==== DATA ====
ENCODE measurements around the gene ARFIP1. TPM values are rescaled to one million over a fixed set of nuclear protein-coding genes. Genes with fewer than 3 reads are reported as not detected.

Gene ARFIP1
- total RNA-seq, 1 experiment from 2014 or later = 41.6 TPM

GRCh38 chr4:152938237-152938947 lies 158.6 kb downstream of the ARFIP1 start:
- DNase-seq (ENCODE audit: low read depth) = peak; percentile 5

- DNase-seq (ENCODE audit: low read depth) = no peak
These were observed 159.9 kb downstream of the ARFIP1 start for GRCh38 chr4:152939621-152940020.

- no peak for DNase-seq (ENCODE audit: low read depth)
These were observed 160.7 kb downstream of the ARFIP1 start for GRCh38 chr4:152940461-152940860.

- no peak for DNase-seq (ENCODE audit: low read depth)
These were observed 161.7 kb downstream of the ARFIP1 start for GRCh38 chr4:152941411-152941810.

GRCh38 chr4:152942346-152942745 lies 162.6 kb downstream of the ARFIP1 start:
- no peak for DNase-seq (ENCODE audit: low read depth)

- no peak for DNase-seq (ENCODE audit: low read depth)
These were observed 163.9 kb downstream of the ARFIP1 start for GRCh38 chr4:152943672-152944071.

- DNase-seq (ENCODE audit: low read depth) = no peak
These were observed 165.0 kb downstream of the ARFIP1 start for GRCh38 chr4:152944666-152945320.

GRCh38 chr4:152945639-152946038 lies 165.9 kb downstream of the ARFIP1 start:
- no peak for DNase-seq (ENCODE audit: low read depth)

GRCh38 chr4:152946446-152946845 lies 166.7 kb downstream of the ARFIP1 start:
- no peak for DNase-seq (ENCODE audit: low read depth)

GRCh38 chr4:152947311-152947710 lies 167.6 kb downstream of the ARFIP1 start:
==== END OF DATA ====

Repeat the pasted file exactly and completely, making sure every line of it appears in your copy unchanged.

ENCODE measurements around the gene ARFIP1. TPM values are rescaled to one million over a fixed set of nuclear protein-coding genes. Genes with fewer than 3 reads are reported as not detected.

Gene ARFIP1
- total RNA-seq, 1 experiment from 2014 or later = 41.6 TPM

GRCh38 chr4:152938237-152938947 lies 158.6 kb downstream of the ARFIP1 start:
- DNase-seq (ENCODE audit: low read depth) = peak; percentile 5

- DNase-seq (ENCODE audit: low read depth) = no peak
These were observed 159.9 kb downstream of the ARFIP1 start for GRCh38 chr4:152939621-152940020.

- no peak for DNase-seq (ENCODE audit: low read depth)
These were observed 160.7 kb downstream of the ARFIP1 start for GRCh38 chr4:152940461-152940860.

- no peak for DNase-seq (ENCODE audit: low read depth)
These were observed 161.7 kb downstream of the ARFIP1 start for GRCh38 chr4:152941411-152941810.

GRCh38 chr4:152942346-152942745 lies 162.6 kb downstream of the ARFIP1 start:
- no peak for DNase-seq (ENCODE audit: low read depth)

- no peak for DNase-seq (ENCODE audit: low read depth)
These were observed 163.9 kb downstream of the ARFIP1 start for GRCh38 chr4:152943672-152944071.

- DNase-seq (ENCODE audit: low read depth) = no peak
These were observed 165.0 kb downstream of the ARFIP1 start for GRCh38 chr4:152944666-152945320.

GRCh38 chr4:152945639-152946038 lies 165.9 kb downstream of the ARFIP1 start:
- no peak for DNase-seq (ENCODE audit: low read depth)

GRCh38 chr4:152946446-152946845 lies 166.7 kb downstream of the ARFIP1 start:
- no peak for DNase-seq (ENCODE audit: low read depth)

GRCh38 chr4:152947311-152947710 lies 167.6 kb downstream of the ARFIP1 start: